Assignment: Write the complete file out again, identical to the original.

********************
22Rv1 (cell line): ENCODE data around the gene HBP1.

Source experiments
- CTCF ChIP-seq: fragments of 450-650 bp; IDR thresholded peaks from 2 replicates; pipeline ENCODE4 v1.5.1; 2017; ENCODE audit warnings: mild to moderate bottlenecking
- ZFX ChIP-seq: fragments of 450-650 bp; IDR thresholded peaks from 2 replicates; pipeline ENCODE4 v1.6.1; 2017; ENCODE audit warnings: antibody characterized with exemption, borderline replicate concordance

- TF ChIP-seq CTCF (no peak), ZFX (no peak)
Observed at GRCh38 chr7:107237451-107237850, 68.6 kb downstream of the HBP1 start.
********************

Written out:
22Rv1 (cell line): ENCODE data around the gene HBP1.

Source experiments
- CTCF ChIP-seq: fragments of 450-650 bp; IDR thresholded peaks from 2 replicates; pipeline ENCODE4 v1.5.1; 2017; ENCODE audit warnings: mild to moderate bottlenecking
- ZFX ChIP-seq: fragments of 450-650 bp; IDR thresholded peaks from 2 replicates; pipeline ENCODE4 v1.6.1; 2017; ENCODE audit warnings: antibody characterized with exemption, borderline replicate concordance

- TF ChIP-seq CTCF (no peak), ZFX (no peak)
Observed at GRCh38 chr7:107237451-107237850, 68.6 kb downstream of the HBP1 start.